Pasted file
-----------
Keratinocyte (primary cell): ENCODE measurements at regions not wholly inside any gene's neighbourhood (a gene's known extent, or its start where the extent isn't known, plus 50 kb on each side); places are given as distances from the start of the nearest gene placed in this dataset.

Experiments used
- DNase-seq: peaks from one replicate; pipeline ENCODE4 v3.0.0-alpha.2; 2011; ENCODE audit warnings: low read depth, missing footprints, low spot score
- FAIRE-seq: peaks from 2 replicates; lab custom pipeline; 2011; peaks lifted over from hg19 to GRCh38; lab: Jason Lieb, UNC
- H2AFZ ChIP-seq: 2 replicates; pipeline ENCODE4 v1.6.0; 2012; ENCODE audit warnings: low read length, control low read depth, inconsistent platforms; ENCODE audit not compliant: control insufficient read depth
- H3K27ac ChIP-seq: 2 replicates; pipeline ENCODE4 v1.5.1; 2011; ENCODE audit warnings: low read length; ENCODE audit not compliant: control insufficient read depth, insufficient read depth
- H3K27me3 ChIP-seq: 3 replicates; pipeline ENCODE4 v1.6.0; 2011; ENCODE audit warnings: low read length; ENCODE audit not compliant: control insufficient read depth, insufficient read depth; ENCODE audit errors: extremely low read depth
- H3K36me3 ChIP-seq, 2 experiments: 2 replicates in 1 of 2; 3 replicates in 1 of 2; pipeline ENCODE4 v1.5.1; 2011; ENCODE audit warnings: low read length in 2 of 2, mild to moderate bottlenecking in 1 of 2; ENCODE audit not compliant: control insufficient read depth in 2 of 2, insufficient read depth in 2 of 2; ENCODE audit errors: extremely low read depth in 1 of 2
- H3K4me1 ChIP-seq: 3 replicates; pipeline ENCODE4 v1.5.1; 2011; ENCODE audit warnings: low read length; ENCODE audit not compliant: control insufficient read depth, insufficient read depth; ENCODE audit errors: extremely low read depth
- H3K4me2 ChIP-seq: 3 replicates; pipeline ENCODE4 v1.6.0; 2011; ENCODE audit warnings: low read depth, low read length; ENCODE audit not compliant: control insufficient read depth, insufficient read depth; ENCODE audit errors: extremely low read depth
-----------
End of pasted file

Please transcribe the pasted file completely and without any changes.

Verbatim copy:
Keratinocyte (primary cell): ENCODE measurements at regions not wholly inside any gene's neighbourhood (a gene's known extent, or its start where the extent isn't known, plus 50 kb on each side); places are given as distances from the start of the nearest gene placed in this dataset.

Experiments used
- DNase-seq: peaks from one replicate; pipeline ENCODE4 v3.0.0-alpha.2; 2011; ENCODE audit warnings: low read depth, missing footprints, low spot score
- FAIRE-seq: peaks from 2 replicates; lab custom pipeline; 2011; peaks lifted over from hg19 to GRCh38; lab: Jason Lieb, UNC
- H2AFZ ChIP-seq: 2 replicates; pipeline ENCODE4 v1.6.0; 2012; ENCODE audit warnings: low read length, control low read depth, inconsistent platforms; ENCODE audit not compliant: control insufficient read depth
- H3K27ac ChIP-seq: 2 replicates; pipeline ENCODE4 v1.5.1; 2011; ENCODE audit warnings: low read length; ENCODE audit not compliant: control insufficient read depth, insufficient read depth
- H3K27me3 ChIP-seq: 3 replicates; pipeline ENCODE4 v1.6.0; 2011; ENCODE audit warnings: low read length; ENCODE audit not compliant: control insufficient read depth, insufficient read depth; ENCODE audit errors: extremely low read depth
- H3K36me3 ChIP-seq, 2 experiments: 2 replicates in 1 of 2; 3 replicates in 1 of 2; pipeline ENCODE4 v1.5.1; 2011; ENCODE audit warnings: low read length in 2 of 2, mild to moderate bottlenecking in 1 of 2; ENCODE audit not compliant: control insufficient read depth in 2 of 2, insufficient read depth in 2 of 2; ENCODE audit errors: extremely low read depth in 1 of 2
- H3K4me1 ChIP-seq: 3 replicates; pipeline ENCODE4 v1.5.1; 2011; ENCODE audit warnings: low read length; ENCODE audit not compliant: control insufficient read depth, insufficient read depth; ENCODE audit errors: extremely low read depth
- H3K4me2 ChIP-seq: 3 replicates; pipeline ENCODE4 v1.6.0; 2011; ENCODE audit warnings: low read depth, low read length; ENCODE audit not compliant: control insufficient read depth, insufficient read depth; ENCODE audit errors: extremely low read depth